Today is a very important day. It is Mass Observation Day in the UK.
76 years ago today the Mass Observation Archive asked the populace
at large to record everything they did from when they got up to when they went to bed - and today 76 years later, the archive is asking everyone to repeat the process. These diaries will then be kept alongside those from 76 years ago and will provide historians with a fascinating comparison and insight into how our world has changed or remained the same.
I am somewhat obsessed with mass observation diaries and have learnt much from the often seemingly innocuous, almost throw-away mentions of what someone was wearing or what they were knitting, sewing or repairing.
One of the most famous mass observation diarists is of course, Nella Last. Known as housewife 49 to the Mass Observation archive she wrote hundreds of thousands of words about her 'ordinary' life in Barrow in Furness. If you haven't read the three published books of Nella's diaries, I would highly recommend them.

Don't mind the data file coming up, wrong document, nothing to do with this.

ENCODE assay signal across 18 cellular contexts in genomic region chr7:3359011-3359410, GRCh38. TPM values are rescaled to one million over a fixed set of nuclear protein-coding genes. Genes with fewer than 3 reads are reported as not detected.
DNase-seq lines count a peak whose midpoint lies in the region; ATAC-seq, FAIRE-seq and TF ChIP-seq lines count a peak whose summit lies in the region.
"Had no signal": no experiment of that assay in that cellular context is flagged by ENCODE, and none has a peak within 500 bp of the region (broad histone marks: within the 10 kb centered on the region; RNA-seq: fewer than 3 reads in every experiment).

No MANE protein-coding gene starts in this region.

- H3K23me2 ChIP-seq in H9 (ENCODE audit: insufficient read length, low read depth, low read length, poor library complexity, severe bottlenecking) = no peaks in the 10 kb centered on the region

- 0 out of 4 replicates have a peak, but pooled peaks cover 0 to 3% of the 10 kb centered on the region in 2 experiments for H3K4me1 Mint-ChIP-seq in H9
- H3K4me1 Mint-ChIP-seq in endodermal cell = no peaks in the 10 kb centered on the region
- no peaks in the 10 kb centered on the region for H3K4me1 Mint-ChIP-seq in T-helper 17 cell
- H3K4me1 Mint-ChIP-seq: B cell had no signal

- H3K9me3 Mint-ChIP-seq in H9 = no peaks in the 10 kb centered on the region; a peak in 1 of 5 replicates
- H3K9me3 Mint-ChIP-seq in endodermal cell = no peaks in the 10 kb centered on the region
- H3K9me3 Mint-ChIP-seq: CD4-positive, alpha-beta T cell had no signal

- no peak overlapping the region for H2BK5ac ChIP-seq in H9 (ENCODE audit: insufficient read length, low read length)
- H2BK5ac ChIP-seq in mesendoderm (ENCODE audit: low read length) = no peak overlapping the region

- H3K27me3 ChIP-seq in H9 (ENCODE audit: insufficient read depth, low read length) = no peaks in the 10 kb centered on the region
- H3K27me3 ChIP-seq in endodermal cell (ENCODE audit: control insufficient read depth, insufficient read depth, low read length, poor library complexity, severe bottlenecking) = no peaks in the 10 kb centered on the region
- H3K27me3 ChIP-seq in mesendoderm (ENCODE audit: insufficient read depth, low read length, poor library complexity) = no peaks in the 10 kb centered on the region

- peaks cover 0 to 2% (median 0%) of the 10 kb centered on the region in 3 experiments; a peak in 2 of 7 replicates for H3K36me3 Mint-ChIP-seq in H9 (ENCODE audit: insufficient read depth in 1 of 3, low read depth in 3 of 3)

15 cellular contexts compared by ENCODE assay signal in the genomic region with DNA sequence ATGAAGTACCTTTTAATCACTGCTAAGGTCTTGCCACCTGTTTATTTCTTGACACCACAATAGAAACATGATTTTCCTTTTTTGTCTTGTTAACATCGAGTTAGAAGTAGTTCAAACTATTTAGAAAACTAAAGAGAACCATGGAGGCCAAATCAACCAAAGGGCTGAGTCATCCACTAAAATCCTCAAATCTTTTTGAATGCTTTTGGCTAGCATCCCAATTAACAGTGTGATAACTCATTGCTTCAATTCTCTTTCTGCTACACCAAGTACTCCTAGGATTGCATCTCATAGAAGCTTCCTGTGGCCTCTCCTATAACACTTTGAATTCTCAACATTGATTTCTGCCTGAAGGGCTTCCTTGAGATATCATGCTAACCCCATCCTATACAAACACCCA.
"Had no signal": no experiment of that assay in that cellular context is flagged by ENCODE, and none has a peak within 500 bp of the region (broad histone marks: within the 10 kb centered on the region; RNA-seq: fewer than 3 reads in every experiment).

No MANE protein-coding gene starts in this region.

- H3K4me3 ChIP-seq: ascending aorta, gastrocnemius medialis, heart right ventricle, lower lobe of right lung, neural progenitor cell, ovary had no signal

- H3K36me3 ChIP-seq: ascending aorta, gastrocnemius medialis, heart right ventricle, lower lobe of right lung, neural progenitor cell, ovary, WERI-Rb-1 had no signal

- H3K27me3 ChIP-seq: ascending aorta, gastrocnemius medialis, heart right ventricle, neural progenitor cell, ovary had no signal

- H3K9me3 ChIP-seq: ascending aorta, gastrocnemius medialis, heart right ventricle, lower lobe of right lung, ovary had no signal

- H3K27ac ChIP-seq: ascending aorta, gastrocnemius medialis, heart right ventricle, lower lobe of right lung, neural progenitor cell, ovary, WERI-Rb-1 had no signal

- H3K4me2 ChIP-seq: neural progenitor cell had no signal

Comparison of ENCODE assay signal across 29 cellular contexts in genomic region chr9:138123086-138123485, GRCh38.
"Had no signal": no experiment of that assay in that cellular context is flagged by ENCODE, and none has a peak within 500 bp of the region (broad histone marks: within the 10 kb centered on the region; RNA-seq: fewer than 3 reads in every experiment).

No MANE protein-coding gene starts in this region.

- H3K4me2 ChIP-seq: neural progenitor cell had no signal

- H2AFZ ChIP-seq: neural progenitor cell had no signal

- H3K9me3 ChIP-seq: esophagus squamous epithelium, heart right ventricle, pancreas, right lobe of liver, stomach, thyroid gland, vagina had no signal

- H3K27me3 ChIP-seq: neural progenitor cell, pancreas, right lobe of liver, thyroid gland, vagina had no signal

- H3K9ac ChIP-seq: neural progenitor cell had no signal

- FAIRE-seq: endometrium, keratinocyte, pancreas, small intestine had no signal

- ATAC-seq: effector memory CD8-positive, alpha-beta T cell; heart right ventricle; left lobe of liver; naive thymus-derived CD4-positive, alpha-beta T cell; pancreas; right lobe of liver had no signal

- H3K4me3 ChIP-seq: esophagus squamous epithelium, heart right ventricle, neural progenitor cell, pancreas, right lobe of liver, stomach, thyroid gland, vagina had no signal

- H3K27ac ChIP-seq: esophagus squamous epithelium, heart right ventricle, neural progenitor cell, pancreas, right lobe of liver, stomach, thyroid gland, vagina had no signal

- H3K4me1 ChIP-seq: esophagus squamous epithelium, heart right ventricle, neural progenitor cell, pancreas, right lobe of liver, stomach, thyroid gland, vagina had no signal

A fascinating anthology of observations can be found in "Speak for Yourself" first published in 1984. Many of the observations in this anthology are recorded by full time observers who travelled the country often anonymously recording life going on around them. In the early days much of this was done surreptitiously, with observers even sometimes 'infiltrating' organisations or groups to obtain a better picture of it. This covert-ness shocks me and yet I am well aware of how people change if they know they are being observed. It is now out of print but if you can get hold of a second hand copy it is a fascinating read.
I have begun my diary of today to forward to the archive. I am excited to be included in something that means so much to me. If you would like to submit your diary too you can find out exactly how to go about it on the Mass Observation web site here -
so for now,